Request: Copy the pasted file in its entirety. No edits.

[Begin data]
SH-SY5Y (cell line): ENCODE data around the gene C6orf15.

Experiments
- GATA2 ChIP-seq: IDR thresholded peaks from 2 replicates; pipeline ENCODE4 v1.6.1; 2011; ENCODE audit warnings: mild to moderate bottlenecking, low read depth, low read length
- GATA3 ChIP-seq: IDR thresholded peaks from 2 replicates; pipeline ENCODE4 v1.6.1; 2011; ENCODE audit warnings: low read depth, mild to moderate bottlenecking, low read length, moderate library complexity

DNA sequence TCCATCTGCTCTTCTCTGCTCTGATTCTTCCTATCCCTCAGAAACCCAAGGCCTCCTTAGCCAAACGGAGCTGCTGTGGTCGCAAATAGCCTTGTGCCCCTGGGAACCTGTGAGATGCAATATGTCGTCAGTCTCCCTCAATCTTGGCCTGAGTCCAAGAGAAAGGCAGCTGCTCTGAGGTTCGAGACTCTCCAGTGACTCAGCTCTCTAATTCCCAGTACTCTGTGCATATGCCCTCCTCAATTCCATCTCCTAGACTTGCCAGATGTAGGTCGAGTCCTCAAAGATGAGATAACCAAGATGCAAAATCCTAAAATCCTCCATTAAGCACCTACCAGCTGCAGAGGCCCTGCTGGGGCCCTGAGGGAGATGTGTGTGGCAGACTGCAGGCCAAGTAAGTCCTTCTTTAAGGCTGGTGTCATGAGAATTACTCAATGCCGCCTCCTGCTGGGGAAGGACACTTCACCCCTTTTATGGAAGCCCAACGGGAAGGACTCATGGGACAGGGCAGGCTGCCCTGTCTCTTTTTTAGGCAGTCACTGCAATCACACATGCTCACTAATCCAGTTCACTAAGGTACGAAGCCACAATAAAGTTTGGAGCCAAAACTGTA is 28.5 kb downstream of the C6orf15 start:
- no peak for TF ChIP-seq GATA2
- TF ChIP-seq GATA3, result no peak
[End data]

SH-SY5Y (cell line): ENCODE data around the gene C6orf15.

Experiments
- GATA2 ChIP-seq: IDR thresholded peaks from 2 replicates; pipeline ENCODE4 v1.6.1; 2011; ENCODE audit warnings: mild to moderate bottlenecking, low read depth, low read length
- GATA3 ChIP-seq: IDR thresholded peaks from 2 replicates; pipeline ENCODE4 v1.6.1; 2011; ENCODE audit warnings: low read depth, mild to moderate bottlenecking, low read length, moderate library complexity

DNA sequence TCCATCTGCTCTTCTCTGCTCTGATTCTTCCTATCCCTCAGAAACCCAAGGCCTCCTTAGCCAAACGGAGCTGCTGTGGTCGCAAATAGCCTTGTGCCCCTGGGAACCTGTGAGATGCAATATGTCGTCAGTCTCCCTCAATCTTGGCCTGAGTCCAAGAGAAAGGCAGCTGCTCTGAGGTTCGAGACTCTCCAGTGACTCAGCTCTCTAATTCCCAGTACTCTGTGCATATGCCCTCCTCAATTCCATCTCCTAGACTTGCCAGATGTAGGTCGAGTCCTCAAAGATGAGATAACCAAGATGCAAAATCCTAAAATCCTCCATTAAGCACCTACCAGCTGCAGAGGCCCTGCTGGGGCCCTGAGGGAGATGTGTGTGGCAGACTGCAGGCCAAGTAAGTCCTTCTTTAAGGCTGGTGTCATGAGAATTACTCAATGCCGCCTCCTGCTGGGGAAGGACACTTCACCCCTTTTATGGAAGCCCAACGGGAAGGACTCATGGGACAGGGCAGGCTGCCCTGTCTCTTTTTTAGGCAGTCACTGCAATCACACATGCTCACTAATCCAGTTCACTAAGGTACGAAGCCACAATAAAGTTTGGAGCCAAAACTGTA is 28.5 kb downstream of the C6orf15 start:
- no peak for TF ChIP-seq GATA2
- TF ChIP-seq GATA3, result no peak